This book was recommended to me by my good friend and didn’t disappoint. That being said, it features time-travel and at times unbelievable twisting turns of fate and coincidence, so you do have to suspend reality for the majority of it.
In Outlander, Diana Gabaldon channels the Scottish ability for folklore, couples it with her own research ability and dedication to rich historical detail and accuracy, and has created a love story that’s unusual and unlike anything I’ve read before.
Claire Randall, a strong-willed, intelligent English nurse from the 1940s, gets transported back in time to the Scottish Highlands. As an Englishwoman in Scotland at that time, Claire is a “Sassenach” or outlander.
It’s fortunate that she was a WWII combat nurse because she sees and must survive a lot of violence in her new home, the Scottish Highlands in the 1700s. Claire’s feistiness and daring often saves her own life and also leads to some quite remarkable, intense fights with other characters in the books. Diana Gabaldon also has the ability to insert humor in the unlikeliest places, so you’ll be suffering right along with the characters in the middle of a harsh argument when someone will say something surprising or witty that makes you laugh out loud.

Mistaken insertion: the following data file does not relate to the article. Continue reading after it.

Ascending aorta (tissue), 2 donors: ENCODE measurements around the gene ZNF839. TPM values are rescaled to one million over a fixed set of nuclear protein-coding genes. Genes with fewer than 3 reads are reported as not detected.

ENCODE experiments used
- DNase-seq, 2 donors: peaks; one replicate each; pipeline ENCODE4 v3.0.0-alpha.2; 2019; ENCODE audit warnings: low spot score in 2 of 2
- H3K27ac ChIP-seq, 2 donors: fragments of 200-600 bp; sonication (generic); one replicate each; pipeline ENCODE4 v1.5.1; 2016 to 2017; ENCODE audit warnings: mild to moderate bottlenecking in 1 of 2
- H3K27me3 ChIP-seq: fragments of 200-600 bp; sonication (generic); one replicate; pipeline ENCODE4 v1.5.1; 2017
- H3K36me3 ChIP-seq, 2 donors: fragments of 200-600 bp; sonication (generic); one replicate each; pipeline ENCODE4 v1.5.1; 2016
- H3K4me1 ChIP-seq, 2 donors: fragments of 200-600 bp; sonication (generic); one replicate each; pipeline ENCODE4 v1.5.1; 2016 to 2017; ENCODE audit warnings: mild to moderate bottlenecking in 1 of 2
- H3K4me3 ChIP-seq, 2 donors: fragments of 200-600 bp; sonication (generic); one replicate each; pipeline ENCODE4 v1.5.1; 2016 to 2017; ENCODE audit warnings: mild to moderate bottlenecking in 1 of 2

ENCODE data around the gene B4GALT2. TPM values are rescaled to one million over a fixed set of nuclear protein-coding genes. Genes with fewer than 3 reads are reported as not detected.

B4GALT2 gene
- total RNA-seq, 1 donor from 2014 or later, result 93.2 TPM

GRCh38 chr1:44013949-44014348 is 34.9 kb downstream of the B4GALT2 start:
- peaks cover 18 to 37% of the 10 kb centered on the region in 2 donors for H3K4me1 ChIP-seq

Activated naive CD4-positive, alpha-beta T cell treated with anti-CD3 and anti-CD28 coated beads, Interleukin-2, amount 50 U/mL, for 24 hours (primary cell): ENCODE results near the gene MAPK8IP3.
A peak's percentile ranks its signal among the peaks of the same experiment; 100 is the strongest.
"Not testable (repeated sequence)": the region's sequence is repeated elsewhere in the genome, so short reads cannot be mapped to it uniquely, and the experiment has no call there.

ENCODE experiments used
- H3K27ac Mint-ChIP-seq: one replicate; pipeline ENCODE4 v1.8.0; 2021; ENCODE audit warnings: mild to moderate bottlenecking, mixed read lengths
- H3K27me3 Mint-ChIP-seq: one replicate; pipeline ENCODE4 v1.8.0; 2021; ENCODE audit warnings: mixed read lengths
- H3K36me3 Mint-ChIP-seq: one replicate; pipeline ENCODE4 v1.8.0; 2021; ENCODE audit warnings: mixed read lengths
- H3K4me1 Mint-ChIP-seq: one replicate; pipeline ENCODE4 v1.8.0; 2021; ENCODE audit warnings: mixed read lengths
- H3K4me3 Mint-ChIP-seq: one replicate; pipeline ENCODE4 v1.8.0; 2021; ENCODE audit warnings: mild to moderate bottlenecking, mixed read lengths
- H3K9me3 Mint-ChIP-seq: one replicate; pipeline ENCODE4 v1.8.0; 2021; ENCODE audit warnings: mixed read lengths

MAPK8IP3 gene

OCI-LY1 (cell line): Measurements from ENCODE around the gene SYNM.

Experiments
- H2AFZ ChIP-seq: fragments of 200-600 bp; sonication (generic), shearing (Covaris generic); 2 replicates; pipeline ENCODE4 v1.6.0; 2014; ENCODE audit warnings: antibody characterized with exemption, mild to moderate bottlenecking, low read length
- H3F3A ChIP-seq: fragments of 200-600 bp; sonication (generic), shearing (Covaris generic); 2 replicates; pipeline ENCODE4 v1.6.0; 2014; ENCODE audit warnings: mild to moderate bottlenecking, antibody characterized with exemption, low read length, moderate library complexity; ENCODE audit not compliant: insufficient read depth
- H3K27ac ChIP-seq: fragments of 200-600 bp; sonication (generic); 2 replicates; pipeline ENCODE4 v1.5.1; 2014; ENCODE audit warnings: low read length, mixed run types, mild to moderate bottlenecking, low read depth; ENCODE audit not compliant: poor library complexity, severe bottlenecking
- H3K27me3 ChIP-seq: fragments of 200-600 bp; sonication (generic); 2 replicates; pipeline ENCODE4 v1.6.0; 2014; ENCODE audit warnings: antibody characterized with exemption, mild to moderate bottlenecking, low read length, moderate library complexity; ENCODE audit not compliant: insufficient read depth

I won’t say more than that because I don’t want to give away or hint at major plot details. If you like strong heroines, adventure, romance, historical fiction, or surprising twists, you’ll probably like this book.
It’s almost 600 pages long and it was a little slow at the beginning for me, so at first it seemed like quite a time investment. But once I got into the book a bit, it really started rolling and became a page turner I had trouble putting down (plus, now I desperately want to visit the Scottish Highlands).